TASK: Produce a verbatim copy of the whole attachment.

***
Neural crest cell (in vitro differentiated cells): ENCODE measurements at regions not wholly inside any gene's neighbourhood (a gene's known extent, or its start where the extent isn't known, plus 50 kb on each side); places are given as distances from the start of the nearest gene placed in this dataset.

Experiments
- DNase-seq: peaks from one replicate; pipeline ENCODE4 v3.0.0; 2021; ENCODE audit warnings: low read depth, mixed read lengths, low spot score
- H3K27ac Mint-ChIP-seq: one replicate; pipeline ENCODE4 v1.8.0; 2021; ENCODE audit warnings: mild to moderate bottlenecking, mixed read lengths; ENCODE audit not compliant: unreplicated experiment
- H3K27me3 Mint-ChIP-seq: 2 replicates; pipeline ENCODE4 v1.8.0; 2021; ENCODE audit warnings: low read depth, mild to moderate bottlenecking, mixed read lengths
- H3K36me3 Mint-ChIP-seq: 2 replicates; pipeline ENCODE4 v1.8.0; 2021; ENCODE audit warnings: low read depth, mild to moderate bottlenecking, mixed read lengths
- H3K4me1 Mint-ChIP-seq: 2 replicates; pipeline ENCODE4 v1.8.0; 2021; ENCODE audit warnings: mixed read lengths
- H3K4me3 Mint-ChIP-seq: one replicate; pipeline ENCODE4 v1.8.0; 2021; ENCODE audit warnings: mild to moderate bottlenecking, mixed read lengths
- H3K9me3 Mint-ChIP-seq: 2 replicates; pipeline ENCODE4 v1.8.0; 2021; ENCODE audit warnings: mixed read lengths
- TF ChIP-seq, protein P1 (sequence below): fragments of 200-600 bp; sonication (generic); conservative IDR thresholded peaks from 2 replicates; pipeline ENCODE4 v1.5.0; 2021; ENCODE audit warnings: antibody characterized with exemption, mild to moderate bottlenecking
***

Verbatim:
Neural crest cell (in vitro differentiated cells): ENCODE measurements at regions not wholly inside any gene's neighbourhood (a gene's known extent, or its start where the extent isn't known, plus 50 kb on each side); places are given as distances from the start of the nearest gene placed in this dataset.

Experiments
- DNase-seq: peaks from one replicate; pipeline ENCODE4 v3.0.0; 2021; ENCODE audit warnings: low read depth, mixed read lengths, low spot score
- H3K27ac Mint-ChIP-seq: one replicate; pipeline ENCODE4 v1.8.0; 2021; ENCODE audit warnings: mild to moderate bottlenecking, mixed read lengths; ENCODE audit not compliant: unreplicated experiment
- H3K27me3 Mint-ChIP-seq: 2 replicates; pipeline ENCODE4 v1.8.0; 2021; ENCODE audit warnings: low read depth, mild to moderate bottlenecking, mixed read lengths
- H3K36me3 Mint-ChIP-seq: 2 replicates; pipeline ENCODE4 v1.8.0; 2021; ENCODE audit warnings: low read depth, mild to moderate bottlenecking, mixed read lengths
- H3K4me1 Mint-ChIP-seq: 2 replicates; pipeline ENCODE4 v1.8.0; 2021; ENCODE audit warnings: mixed read lengths
- H3K4me3 Mint-ChIP-seq: one replicate; pipeline ENCODE4 v1.8.0; 2021; ENCODE audit warnings: mild to moderate bottlenecking, mixed read lengths
- H3K9me3 Mint-ChIP-seq: 2 replicates; pipeline ENCODE4 v1.8.0; 2021; ENCODE audit warnings: mixed read lengths
- TF ChIP-seq, protein P1 (sequence below): fragments of 200-600 bp; sonication (generic); conservative IDR thresholded peaks from 2 replicates; pipeline ENCODE4 v1.5.0; 2021; ENCODE audit warnings: antibody characterized with exemption, mild to moderate bottlenecking